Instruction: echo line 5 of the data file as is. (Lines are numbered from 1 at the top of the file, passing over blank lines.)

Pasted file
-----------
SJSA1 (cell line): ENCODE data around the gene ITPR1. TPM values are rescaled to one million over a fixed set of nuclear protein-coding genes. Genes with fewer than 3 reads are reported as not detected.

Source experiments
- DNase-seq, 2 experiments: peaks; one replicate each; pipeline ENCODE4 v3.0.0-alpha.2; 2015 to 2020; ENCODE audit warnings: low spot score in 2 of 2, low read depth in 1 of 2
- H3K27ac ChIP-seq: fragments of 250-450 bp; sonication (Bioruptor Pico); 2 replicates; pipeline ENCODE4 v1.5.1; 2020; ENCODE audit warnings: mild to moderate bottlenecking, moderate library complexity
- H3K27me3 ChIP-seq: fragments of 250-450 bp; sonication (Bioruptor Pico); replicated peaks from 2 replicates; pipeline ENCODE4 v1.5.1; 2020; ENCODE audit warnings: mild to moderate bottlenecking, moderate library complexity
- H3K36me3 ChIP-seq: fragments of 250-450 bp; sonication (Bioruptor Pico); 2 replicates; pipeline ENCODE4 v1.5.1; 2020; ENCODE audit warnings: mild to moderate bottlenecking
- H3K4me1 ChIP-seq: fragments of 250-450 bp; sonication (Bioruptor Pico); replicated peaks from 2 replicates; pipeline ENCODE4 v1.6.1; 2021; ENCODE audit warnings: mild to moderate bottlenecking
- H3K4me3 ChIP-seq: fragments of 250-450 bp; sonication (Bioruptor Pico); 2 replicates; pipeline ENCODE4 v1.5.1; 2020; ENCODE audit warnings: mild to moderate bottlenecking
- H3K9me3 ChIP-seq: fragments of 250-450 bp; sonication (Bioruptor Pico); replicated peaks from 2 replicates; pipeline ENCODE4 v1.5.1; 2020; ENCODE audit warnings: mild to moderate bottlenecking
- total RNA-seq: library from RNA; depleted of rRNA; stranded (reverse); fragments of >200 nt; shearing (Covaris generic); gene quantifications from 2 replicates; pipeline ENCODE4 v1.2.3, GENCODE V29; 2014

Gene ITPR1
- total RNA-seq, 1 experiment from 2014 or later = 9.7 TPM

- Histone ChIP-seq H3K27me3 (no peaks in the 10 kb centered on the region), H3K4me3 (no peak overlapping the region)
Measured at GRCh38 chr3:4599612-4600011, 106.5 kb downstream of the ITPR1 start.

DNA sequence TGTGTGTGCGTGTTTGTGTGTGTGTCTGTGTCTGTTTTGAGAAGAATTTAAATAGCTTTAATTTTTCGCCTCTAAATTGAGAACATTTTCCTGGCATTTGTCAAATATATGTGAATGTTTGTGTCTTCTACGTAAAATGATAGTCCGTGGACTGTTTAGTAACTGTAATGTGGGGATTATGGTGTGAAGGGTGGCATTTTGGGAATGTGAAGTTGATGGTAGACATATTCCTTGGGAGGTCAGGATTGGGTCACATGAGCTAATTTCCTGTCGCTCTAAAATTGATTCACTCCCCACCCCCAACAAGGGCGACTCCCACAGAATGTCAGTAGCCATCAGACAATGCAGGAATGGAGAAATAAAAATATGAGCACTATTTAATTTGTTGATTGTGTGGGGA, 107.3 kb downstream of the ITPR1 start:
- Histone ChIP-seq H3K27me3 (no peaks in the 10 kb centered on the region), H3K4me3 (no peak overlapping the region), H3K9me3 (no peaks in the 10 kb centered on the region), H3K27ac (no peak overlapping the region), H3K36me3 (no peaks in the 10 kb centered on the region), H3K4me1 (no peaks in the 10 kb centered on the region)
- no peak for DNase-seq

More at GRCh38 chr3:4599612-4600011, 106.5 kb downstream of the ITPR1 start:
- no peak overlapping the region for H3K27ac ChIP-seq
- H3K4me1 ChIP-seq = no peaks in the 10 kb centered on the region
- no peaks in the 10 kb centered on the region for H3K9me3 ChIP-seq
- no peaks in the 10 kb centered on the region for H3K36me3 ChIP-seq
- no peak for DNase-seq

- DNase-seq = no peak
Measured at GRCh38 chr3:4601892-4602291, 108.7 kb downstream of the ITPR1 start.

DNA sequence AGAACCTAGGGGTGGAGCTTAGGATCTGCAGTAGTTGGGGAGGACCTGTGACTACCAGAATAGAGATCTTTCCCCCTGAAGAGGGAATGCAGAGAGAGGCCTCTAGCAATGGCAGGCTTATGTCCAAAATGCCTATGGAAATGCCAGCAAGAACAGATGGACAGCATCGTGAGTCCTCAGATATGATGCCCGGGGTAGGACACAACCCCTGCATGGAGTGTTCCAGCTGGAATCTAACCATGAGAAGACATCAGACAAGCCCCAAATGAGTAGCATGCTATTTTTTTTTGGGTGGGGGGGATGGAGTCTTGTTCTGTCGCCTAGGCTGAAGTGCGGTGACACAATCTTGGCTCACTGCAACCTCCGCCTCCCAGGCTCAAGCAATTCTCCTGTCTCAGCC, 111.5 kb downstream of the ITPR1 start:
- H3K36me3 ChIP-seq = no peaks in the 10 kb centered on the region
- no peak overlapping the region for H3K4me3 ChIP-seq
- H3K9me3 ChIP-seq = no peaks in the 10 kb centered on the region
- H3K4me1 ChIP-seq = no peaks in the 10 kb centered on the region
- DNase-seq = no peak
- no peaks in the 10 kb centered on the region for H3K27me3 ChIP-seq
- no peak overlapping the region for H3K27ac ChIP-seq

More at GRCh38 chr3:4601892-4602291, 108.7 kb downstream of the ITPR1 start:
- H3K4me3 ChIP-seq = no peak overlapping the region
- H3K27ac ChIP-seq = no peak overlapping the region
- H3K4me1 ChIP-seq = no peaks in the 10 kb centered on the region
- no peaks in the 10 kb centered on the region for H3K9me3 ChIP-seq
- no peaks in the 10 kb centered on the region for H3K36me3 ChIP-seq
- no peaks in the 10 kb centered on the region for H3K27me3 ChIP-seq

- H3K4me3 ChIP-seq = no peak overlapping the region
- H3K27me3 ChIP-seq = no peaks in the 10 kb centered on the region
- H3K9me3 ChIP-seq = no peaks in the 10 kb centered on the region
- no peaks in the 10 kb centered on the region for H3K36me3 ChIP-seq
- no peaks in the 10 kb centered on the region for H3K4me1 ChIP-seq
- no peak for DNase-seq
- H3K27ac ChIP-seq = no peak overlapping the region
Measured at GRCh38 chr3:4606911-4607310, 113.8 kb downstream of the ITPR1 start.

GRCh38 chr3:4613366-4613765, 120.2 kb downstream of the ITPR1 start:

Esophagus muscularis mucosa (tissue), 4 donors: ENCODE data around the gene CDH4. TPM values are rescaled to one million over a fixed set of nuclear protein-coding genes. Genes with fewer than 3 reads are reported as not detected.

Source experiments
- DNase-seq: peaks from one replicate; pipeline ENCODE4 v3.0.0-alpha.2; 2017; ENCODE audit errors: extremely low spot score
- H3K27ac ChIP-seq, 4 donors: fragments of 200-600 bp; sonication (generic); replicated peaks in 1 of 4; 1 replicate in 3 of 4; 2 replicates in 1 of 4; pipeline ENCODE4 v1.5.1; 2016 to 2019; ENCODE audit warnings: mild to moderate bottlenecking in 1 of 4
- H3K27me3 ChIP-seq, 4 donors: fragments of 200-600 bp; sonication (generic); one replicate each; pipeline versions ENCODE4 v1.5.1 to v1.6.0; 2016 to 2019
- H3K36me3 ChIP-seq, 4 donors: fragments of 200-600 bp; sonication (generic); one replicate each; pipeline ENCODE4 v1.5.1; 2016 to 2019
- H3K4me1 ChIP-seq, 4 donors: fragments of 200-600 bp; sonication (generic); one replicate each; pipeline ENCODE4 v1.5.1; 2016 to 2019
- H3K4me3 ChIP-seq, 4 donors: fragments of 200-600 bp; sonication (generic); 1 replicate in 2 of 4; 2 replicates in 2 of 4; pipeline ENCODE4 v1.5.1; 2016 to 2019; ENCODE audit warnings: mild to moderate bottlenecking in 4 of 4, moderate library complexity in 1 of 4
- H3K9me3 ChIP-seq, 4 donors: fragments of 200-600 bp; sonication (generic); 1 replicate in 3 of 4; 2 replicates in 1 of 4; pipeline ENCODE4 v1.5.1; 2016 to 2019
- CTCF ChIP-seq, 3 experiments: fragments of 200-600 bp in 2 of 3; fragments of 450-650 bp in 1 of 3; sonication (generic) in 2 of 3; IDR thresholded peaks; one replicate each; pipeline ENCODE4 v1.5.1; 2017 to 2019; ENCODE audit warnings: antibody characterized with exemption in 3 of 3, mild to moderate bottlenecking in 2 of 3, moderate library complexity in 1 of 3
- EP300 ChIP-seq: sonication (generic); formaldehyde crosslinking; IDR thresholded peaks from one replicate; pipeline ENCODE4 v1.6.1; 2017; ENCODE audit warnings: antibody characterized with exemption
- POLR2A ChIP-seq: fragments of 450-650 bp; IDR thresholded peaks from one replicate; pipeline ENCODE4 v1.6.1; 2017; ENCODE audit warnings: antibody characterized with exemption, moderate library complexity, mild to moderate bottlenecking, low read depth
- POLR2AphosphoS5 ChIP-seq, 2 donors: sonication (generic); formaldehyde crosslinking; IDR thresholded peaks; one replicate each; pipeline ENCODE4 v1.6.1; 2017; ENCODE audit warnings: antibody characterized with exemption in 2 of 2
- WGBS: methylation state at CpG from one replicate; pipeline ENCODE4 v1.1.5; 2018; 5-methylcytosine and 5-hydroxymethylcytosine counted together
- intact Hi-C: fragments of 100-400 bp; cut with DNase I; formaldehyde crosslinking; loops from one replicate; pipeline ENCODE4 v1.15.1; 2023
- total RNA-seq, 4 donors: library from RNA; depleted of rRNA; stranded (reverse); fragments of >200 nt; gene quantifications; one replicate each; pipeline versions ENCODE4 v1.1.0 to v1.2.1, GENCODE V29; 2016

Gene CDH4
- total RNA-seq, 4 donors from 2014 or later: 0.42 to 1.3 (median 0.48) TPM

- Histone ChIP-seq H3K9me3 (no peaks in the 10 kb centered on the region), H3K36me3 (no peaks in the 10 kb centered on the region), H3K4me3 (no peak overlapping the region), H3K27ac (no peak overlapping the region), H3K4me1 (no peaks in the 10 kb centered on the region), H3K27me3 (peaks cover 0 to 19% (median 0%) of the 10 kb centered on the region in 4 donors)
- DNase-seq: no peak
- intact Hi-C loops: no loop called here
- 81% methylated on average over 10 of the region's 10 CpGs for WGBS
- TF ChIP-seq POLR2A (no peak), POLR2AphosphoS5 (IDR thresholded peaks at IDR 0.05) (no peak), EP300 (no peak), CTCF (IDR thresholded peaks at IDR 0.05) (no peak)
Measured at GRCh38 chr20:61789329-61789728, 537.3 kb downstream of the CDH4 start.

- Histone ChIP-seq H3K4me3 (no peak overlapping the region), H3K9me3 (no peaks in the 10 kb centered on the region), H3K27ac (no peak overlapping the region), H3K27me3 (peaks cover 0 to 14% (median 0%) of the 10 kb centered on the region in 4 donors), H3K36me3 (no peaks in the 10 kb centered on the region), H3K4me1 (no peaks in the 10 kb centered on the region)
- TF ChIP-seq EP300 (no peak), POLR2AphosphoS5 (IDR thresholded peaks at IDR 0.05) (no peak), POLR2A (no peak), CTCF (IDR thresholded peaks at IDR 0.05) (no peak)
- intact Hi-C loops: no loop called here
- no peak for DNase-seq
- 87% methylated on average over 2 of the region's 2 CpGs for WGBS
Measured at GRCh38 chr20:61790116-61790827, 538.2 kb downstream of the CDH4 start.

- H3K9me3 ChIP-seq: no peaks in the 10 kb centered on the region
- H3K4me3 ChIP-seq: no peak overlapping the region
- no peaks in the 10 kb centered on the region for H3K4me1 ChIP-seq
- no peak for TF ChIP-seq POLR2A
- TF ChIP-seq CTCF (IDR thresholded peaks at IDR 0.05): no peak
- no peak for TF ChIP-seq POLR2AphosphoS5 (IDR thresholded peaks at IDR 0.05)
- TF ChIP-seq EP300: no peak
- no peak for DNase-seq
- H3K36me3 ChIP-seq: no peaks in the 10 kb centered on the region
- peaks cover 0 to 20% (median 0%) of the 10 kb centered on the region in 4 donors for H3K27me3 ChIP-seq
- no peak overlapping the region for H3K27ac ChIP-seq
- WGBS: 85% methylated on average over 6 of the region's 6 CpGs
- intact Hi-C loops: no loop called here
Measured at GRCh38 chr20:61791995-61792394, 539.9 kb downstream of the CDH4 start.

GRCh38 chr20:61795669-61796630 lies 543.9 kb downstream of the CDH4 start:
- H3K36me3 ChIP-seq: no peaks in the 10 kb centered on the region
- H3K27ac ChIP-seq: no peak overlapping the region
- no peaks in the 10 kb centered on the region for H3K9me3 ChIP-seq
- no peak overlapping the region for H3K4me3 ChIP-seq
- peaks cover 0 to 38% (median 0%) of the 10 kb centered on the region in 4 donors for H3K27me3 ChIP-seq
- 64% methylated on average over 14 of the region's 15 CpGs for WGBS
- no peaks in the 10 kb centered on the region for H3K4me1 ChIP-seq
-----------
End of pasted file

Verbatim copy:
- H3K27me3 ChIP-seq: fragments of 250-450 bp; sonication (Bioruptor Pico); replicated peaks from 2 replicates; pipeline ENCODE4 v1.5.1; 2020; ENCODE audit warnings: mild to moderate bottlenecking, moderate library complexity